High cholesterol: Nutritionist reveals top prevention tips
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Cholesterol is a waxy fat-like substance made in the liver. A person’s diet largely impacts cholesterol. Foods rich in fibre can significantly help lower levels of LDL ‘bad’ cholesterol and reduce the risk of serious complications. Drinking green tea could also help.
In a study published in BMC Nutrition Journal, the effects of green tea consumption on blood lipids were analysed.
Thirty-one trials with a total of 3321 subjects were included in the meta-analysis.
“In general, green tea intake significantly lowered the total cholesterol and low-density lipoprotein (LDL) cholesterols levels compared with those in the control,” noted the study.
It continued: “Green tea consumption did not affect high-density lipoprotein (HDL) ‘good’ cholesterol; however, it reduced the triglycerides compared with that in the control.”
The study concluded that consumption of green tea lowered LDL cholesterol but not HDL cholesterol.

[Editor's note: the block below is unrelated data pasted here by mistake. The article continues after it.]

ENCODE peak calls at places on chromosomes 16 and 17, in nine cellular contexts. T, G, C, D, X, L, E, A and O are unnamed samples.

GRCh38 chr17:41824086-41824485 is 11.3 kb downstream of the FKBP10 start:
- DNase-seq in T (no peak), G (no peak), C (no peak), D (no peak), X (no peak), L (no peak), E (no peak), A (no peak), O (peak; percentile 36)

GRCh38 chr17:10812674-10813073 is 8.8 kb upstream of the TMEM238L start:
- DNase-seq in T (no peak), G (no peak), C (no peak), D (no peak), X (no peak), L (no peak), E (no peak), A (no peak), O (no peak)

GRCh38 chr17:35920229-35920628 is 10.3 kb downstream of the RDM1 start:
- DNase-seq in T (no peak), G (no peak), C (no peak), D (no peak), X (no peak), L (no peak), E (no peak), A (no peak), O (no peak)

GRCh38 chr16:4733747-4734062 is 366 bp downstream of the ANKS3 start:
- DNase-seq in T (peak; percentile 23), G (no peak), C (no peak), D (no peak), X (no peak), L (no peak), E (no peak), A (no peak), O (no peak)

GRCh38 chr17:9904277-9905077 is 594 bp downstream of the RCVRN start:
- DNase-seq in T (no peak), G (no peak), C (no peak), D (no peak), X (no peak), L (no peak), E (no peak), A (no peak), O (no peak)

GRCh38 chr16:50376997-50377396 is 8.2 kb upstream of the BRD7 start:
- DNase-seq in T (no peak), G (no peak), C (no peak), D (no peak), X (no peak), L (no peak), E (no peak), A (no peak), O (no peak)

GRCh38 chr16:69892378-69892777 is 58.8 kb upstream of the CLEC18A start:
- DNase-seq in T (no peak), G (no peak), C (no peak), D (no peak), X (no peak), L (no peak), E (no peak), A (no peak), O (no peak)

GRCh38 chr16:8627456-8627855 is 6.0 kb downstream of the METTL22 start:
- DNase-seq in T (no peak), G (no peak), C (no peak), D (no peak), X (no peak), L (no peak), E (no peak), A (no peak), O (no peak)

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Green tea contains catechins and other antioxidant compounds which seem to help lower LDL and total cholesterol levels.
In another study, scientists gave rats drinking water infused with catechins and epigallocatechin gallate, another beneficial antioxidant in green tea.
It was found that after 56 days, scientists noticed cholesterol and “bad” LDL levels had reduced by around 14.4 percent and 30.4 percent in the two groups of rats on high-cholesterol diets.
The Faculty of Medicine at The University of Hong Kong also investigated the link between green tea and health.
They stated that green tea increases the antioxidant capacity of the blood, which protects LDL cholesterol from oxidation.
Oxidised cholesterol may be mistaken as bacteria by the body’s immune system.
When this occurs, the immune system tries to fight if off with inflammation inside of the artery wall.
This is a factor that contributes to atherosclerosis and heart disease.
Apart from sipping on green tea to help lower cholesterol, there is a diet which comes up tops for its numerous health benefits.
The Mediterranean diet is a heart-healthy diet that has been shown to tackle cholesterol and other heart disease markers.
The Mediterranean diet is high in vegetables, fruits, legumes, nuts, beans, cereals, grains, fish and unsaturated fats such as olive oil.
It also usually includes a low intake of meat and dairy foods and has been shown to be effective in keeping cholesterol levels healthy.
Other foods synonymous for their cholesterol-lowering properties include:
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